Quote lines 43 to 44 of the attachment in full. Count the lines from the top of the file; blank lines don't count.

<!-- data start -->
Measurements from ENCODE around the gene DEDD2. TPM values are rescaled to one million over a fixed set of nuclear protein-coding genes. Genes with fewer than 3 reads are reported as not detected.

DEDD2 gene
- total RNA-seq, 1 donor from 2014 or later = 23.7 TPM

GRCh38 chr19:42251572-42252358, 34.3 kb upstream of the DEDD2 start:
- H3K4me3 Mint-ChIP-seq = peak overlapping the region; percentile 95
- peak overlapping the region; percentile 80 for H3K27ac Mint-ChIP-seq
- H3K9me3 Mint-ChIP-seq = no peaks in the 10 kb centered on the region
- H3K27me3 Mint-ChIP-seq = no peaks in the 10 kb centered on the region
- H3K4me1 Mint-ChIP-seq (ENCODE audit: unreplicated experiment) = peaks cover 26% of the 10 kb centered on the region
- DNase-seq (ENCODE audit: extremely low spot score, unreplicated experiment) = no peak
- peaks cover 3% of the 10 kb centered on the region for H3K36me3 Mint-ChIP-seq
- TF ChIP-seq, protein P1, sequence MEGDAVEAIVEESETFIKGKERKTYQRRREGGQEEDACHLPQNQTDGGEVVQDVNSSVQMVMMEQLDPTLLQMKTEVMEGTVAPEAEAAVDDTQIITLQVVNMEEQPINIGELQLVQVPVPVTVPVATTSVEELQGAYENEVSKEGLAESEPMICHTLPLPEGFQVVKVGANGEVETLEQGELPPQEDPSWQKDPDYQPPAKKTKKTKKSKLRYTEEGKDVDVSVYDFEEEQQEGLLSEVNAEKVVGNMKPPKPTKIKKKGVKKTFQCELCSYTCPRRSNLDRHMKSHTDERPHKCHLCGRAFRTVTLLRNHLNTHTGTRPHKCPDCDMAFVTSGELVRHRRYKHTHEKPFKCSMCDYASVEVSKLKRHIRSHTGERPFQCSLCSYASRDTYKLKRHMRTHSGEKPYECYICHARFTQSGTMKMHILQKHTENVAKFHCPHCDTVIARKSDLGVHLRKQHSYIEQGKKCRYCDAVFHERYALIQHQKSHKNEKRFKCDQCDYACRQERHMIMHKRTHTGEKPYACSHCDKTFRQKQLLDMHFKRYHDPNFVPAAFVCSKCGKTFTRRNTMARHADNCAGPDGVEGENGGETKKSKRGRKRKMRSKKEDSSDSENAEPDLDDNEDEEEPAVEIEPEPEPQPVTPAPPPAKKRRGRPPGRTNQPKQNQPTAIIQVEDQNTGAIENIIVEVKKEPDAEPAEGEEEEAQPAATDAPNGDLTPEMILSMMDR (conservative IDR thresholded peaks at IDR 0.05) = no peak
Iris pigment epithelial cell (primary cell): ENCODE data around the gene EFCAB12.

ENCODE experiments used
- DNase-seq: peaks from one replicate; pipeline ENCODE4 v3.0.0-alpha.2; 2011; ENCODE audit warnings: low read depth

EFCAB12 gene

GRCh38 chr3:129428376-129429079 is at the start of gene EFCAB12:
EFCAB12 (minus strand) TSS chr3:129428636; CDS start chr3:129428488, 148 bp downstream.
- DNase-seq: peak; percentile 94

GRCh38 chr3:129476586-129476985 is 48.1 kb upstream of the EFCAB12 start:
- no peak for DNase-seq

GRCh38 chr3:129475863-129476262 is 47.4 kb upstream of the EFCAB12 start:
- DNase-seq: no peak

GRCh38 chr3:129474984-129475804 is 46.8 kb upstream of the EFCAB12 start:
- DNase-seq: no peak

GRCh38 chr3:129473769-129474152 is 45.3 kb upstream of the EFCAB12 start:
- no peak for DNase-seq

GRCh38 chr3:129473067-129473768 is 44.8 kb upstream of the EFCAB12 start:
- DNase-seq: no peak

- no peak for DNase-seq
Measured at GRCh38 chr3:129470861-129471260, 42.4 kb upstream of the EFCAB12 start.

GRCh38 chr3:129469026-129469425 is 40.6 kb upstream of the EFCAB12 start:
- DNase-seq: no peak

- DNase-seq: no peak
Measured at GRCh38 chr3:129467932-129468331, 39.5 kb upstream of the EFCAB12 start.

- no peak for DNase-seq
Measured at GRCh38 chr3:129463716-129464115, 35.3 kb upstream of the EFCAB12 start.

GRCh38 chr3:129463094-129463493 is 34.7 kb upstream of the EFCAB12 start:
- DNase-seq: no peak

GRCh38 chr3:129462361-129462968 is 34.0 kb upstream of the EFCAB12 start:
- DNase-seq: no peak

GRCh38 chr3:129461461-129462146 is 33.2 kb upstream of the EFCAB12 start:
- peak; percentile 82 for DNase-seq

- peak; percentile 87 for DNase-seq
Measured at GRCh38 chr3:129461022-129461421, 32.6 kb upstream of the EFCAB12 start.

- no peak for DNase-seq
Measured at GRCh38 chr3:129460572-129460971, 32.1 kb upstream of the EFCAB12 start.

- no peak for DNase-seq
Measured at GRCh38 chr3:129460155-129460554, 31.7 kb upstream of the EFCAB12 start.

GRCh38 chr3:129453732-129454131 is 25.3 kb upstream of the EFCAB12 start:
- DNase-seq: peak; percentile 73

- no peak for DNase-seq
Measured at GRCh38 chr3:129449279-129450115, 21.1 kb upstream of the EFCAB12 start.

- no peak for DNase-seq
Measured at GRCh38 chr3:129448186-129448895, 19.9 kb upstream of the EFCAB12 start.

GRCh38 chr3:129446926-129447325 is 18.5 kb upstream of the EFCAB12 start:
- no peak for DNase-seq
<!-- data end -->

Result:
- peak; percentile 82 for DNase-seq

- peak; percentile 87 for DNase-seq